As hundreds of NFL draft-eligible players descend on Indianapolis for the Combine this week, one rising Raiders second-year player is glad the whole experience is behind him.
Safety Johnathan Abram, who missed nearly all of his rookie season with a shoulder injury, said the Combine is a tough week for players in large part because of the lack of sleep.
“You’re going to have a lot of meetings where they’re going to ask you the same questions over and over and over trying to get different answers — trying to just get something out of you,” Abram said over the weekend. “Then they expect you to go out and perform at a high level after doing all of that.”
An average day for a prospect begins at 6 a.m. with medical testing and often does not end until a second round of interviews concludes after midnight.
The on-field testing is an important part of the process, but the interviews can be just as critical for players trying to improve their draft stock. Ironically, Abram said the Raiders did not meet with him in Indianapolis, nor did they bring him to the Oakland facility for a pre-draft private visit.
Abram said Raiders general manager Mike Mayock said “they knew everything they needed to know about me (after the Senior Bowl). There was no need for us to meet.”
He added that the only direct communication he had with the Raiders was Mayock saying at the Senior Bowl that the Raiders wanted to draft him. Then head coach Jon Gruden called him with that same message the night before the draft.
“Besides that, nothing else,” Abram said.
Other than the Raiders, Abram said the Seahawks, Cowboys and Eagles seemed to be the most serious about drafting him.
“I mean, a lot of teams were interested, but those were the teams I legit thought were legit going to draft me,” Abram said. “They needed a safety. Just j based on the GMs, those were the guys who really wanted me.”
Most draft prospects train at a specialized facility for the Combine, and Abram was no different last year — spending his time at gold medalist Michael Johnson’s performance center in Dallas. He’s been training there again this offseason and has done his best to prepare those heading to Indianapolis for what’s about to come, particularly for the interviews.
While teams can sometimes ask off-the-wall questions of players in these sessions, Abram said he didn’t get anything too bizarre.
“I never got any strange questions,” Abram said. “I told some of the guys that’s training at MJP this year — you’re only going to get weird questions when they have concerns about you. When they don’t have any concerns about you, they just want to spend time with you and get to know you and talk ball. But if they feel like you could be a problem-maker, then you get weird questions, you get off-the-wall stuff — stuff to try to piss you off, stuff to try to get something out of you.”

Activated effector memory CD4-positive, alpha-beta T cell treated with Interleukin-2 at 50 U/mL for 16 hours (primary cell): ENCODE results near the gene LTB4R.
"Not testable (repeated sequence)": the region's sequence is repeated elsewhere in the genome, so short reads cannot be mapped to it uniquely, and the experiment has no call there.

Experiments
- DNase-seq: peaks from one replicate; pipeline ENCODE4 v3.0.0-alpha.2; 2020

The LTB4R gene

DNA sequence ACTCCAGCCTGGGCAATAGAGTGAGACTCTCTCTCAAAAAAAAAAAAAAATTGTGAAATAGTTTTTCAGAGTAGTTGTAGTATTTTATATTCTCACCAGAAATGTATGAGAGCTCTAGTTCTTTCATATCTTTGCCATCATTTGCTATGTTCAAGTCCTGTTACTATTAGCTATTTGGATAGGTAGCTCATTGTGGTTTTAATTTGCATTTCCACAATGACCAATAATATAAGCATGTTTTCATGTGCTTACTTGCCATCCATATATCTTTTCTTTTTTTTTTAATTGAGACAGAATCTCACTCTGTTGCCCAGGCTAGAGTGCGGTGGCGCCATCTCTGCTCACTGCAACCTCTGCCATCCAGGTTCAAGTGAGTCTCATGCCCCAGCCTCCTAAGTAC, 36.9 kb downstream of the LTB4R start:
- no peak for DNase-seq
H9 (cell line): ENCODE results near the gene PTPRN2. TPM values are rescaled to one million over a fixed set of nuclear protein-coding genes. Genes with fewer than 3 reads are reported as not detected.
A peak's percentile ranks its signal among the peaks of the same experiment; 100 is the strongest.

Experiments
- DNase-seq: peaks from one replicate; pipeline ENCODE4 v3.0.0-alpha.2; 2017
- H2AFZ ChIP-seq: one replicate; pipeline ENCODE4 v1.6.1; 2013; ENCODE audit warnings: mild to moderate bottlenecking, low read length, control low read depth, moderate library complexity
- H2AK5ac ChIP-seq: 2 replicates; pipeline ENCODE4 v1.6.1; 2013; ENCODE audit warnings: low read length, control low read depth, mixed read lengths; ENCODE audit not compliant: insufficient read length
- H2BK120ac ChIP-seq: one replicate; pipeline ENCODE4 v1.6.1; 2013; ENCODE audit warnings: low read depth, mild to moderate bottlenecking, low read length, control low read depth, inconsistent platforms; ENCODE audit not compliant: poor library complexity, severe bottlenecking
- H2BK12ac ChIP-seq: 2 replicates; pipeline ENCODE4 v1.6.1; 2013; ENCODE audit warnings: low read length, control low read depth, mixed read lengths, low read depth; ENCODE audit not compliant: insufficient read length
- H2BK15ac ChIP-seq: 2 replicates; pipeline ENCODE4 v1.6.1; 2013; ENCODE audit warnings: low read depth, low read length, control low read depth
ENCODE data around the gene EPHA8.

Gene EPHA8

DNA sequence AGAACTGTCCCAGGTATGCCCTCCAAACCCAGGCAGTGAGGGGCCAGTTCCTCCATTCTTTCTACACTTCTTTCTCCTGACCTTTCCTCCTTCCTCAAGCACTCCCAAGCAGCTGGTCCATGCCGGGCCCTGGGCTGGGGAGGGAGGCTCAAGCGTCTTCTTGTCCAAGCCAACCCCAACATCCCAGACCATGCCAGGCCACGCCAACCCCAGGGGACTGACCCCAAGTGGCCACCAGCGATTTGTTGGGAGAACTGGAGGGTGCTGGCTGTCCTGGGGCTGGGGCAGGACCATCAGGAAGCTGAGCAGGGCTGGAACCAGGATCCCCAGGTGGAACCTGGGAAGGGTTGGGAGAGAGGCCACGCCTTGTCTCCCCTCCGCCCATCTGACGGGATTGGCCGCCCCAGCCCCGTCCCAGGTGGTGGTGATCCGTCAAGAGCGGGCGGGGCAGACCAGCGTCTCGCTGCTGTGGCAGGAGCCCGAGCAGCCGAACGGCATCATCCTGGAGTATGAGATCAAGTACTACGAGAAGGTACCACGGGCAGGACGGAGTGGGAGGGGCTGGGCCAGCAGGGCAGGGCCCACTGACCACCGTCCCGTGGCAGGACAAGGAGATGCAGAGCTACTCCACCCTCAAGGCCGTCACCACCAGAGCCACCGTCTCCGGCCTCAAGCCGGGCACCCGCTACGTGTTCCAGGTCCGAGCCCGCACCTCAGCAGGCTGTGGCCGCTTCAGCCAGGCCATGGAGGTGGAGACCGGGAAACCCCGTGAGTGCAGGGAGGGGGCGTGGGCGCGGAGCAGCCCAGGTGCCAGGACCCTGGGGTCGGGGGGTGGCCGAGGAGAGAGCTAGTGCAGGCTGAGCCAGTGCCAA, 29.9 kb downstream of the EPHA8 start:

One significant change for this year’s Combine is that the players will now perform their on-field drills in prime time rather than in the morning. Abram said that should work to the athletes’ advantage.
“I feel like a lot of guys are going to perform a lot better because their bodies get to warm up,” Abram said.
But Abram, who ran his 40-yard dash in 4.45 seconds last year, says the change probably wouldn’t have affected his performance much.
“Me personally, I can wake up at six in the morning and I’d still run the same,” he said.
Abram was in Las Vegas over the weekend for a Raiders promotional event and the fight between Tyson Fury and Deontay Wilder. He said he recently found a house for himself and his family in the Las Vegas area and is looking forward to being based in Nevada once the Raiders’ football operation permanently moves to Henderson.
He’s also noticed the excitement about the team from the city at large, saying he had to stop and take about 10 pictures with fans while recently dining at Las Vegas restaurant.
But after missing nearly all of his rookie season, Abram is most looking forward to taking the field at Allegiant Stadium for the first time. And he’s given the Raiders’ new home a clever tag line.
“Words can’t express what it’s going to be like on that first Sunday we play inside of the Death Star,” Abram said. “Where dreams come to die.”